Germany

suomi-englanti sanakirja

Germany englannista suomeksi

  1. Saksa

  1. Saksa

Germany englanniksi

  1. (senseid) The European state formed by Germany's 1990 absorption of Germany, with its capital in Berlin.

  2. (quote-journal)|url=http://www.nytimes.com/2014/07/14/sports/worldcup/world-cup-2014-germany-defeats-argentina-in-final.html|archiveurl=http://web.archive.org/web/20140713224229/http://www.nytimes.com/2014/07/14/sports/worldcup/world-cup-2014-germany-defeats-argentina-in-final.html|archivedate=July 13, 2014|date=July 13, 2014|title=Germans End Long Wait: 24 Years and a Bit Extra|passage=The win made Germany the first European team to prevail in a World Cup in the Americas and gave the Germans, who have made it to the knockout stage in 16 consecutive World Cups, their first trophy since 1990.

  3. (quote-journal)|url=http://online.wsj.com/articles/the-myth-of-the-stupid-german-investor-1411668084|archiveurl=http://web.archive.org/web/20150107024431/http://www.wsj.com:80/articles/the-myth-of-the-stupid-german-investor-1411668084|archivedate=January 7, 2015|date=September 25, 2014|title=The Myth of the Stupid German Investor|passage=Germans save a lot, produce plenty and spend little. The result is a massive external surplus. Last year, Germany’s current account surplus stood at almost 200 billion ($260 billion), the world's largest.

  4. The European state formed by Prussia in 1871 or its successor states, with their capitals in Berlin.

  5. (quote-book)

  6. A nominal medieval kingdom in Europe forming a region of the Carolingian and Roman Empire|Holy Roman empires, with various capitals; by extension, the Roman Empire itself, the empire of the Austrian Habsburgs.

  7. (quote-book). But this inveſtiture is no more than a ſign of ſubmiſſion to the majeſty of the empire, which is depoſited in the emperor. For as the conſtituted members of the empire are dependent on that collective union from which they derive protection, they therefore ſhew this dependence on the emperor, becauſe he repreſents the majeſty of that union, or of the empire; but in all other reſpects they are independent and free.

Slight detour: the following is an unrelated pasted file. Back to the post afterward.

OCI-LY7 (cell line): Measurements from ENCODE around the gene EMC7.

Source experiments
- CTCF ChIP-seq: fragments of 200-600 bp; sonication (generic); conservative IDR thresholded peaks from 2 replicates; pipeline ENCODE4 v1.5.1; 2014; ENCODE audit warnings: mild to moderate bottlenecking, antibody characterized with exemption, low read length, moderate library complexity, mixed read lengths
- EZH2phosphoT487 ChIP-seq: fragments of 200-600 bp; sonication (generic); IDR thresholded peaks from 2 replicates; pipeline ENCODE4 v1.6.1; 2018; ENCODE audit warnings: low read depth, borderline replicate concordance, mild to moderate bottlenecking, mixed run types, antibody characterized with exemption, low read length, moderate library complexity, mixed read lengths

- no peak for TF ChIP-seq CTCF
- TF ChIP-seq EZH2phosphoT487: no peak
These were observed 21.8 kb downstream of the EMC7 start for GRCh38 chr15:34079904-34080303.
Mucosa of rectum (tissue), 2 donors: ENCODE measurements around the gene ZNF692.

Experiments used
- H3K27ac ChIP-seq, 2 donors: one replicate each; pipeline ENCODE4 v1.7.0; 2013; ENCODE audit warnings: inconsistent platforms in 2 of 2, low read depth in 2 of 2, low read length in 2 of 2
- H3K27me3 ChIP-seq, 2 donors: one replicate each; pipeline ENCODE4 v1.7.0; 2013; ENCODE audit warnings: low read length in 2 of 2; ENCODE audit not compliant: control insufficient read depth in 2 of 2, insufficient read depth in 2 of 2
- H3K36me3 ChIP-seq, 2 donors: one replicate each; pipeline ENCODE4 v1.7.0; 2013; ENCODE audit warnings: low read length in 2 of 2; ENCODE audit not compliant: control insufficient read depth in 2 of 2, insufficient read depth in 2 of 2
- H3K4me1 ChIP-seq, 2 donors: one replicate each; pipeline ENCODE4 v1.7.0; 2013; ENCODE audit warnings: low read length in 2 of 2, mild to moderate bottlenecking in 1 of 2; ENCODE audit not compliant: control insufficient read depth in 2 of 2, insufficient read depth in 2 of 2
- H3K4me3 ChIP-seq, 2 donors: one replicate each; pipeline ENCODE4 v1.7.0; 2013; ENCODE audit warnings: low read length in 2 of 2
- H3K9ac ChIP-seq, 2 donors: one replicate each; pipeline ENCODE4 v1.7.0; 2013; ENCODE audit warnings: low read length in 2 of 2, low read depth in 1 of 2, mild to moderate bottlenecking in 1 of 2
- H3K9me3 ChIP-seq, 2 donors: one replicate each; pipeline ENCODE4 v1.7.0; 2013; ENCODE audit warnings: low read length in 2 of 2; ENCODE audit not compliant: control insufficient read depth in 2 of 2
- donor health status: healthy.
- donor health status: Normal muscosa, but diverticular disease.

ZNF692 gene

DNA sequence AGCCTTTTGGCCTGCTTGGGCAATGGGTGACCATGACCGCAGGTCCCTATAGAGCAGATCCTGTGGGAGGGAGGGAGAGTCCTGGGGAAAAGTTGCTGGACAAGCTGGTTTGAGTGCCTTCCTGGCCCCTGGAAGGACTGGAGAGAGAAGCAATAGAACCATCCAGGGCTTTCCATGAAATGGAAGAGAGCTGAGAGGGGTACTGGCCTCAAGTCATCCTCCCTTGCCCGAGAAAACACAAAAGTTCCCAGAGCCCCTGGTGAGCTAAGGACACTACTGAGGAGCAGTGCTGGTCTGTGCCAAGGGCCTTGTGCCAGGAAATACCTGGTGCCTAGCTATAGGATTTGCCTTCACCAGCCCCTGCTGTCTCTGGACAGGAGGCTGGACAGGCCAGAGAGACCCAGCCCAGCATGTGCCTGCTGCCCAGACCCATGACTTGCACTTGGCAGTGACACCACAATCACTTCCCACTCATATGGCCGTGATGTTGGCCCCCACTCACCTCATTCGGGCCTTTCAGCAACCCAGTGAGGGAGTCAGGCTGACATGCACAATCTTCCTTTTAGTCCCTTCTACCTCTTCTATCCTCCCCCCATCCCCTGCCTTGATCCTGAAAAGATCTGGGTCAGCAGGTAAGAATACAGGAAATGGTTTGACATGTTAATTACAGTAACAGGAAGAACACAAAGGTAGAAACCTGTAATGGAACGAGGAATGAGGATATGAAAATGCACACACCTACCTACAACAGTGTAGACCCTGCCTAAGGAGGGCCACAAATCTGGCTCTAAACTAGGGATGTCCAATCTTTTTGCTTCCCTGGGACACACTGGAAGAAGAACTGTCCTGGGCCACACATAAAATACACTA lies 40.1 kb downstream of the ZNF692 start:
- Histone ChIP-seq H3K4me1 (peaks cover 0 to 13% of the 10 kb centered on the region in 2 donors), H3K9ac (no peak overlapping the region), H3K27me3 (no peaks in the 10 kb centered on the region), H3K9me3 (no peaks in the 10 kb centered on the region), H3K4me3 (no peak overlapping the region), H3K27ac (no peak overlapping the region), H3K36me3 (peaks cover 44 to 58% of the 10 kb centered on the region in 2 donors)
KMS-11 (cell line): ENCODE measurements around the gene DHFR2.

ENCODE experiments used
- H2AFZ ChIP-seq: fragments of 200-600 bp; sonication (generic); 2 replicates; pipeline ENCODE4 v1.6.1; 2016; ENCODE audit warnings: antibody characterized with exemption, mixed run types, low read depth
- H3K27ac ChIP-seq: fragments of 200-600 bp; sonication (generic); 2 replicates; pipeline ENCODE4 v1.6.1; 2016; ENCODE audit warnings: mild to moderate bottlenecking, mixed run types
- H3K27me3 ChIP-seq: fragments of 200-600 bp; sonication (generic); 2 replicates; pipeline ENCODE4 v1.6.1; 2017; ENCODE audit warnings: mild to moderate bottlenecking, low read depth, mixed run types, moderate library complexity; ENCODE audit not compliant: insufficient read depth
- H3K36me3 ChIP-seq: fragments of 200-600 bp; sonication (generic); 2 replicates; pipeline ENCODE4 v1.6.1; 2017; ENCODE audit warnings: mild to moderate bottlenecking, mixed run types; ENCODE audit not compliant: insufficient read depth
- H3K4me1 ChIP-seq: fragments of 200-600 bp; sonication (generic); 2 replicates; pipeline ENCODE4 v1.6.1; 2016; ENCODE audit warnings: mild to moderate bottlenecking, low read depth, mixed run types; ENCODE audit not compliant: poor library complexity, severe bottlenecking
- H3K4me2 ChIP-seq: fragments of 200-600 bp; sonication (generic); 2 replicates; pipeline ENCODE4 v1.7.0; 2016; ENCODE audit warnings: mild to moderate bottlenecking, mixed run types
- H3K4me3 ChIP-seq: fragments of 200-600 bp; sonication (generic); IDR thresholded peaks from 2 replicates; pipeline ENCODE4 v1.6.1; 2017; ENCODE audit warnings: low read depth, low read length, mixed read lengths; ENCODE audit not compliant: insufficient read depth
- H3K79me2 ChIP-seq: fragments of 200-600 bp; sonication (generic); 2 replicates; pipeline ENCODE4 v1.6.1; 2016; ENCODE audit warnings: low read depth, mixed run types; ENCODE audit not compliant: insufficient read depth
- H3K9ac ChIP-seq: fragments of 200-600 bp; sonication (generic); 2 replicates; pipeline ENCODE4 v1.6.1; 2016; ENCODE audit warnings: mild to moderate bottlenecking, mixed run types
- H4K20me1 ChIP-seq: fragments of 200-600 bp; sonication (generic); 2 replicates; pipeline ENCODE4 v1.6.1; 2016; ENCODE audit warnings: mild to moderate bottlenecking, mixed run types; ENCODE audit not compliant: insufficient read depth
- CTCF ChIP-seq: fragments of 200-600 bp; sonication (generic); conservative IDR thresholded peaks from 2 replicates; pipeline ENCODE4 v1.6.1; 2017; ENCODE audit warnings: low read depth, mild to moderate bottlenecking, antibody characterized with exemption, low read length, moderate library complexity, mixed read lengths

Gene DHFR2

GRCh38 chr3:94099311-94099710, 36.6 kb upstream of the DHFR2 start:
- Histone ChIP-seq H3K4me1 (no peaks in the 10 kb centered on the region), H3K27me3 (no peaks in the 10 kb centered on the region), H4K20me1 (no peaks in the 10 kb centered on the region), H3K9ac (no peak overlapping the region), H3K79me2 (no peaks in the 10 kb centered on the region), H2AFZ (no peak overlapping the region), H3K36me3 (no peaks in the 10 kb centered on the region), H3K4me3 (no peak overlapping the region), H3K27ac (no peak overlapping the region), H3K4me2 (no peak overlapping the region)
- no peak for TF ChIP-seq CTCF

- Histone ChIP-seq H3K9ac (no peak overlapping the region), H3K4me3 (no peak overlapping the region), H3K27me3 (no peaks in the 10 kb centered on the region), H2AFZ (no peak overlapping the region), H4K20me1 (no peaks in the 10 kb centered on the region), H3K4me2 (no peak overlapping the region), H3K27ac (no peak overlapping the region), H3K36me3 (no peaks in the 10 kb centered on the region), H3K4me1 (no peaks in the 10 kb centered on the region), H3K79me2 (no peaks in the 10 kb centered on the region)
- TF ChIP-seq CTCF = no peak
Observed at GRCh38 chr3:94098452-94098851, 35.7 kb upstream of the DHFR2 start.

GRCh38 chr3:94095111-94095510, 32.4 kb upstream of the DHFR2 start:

8. The nation of the German people, regardless of their political unification (''see usage note'').

  9. (quote-book)|volume=I|page=218|url=http://books.google.com/books?id=aLcWAAAAQAAJ&pg=PA218|passage=Ancient Germany, excluding from its independent limits the province weſtward of the Rhine, which had ſubmitted to the Roman yoke, extended itſelf over a third part of Europe. Almoſt the whole of modern Germany, Denmark, Norway, Sweden, Finland, Livonia, Pruſſia, and the greater part of Poland, were peopled by the various tribes of one great nation, whoſe complexion, manners, and language, denoted a common origin and preſerved a ſtriking reſemblance.

  10. Germany|West or Germany or any other German state (''see usage note''); both, several, or all of these states, taken together.

  11. (quote-book)'s translation of (w)'s ''Histoire de la littérature anglaise'' (1864)|page=26|passage=While the Germans of Gaul, Italy, and Spain became Romans, the Saxons retained their language, their genius, and manners, and created in Britain a Germany outside of Germany.

  12. (quote-web)|date=September 29, 2010|title=Germany's Unlikely Diplomatic Triumph: An Inside Look at the Reunification Negotiations|passage=It is the fall of 1989, and two time zones farther to the west, thousands of people march through downtown Leipzig every Monday, while more than 6,000 East German citizens are camped out in the embassies of West Germany in Prague and Warsaw, hoping to be allowed to emigrate. The images have circled the globe, and it is clear to leaders Thatcher and Gorbachev that the two Germanys are on the verge of radical change.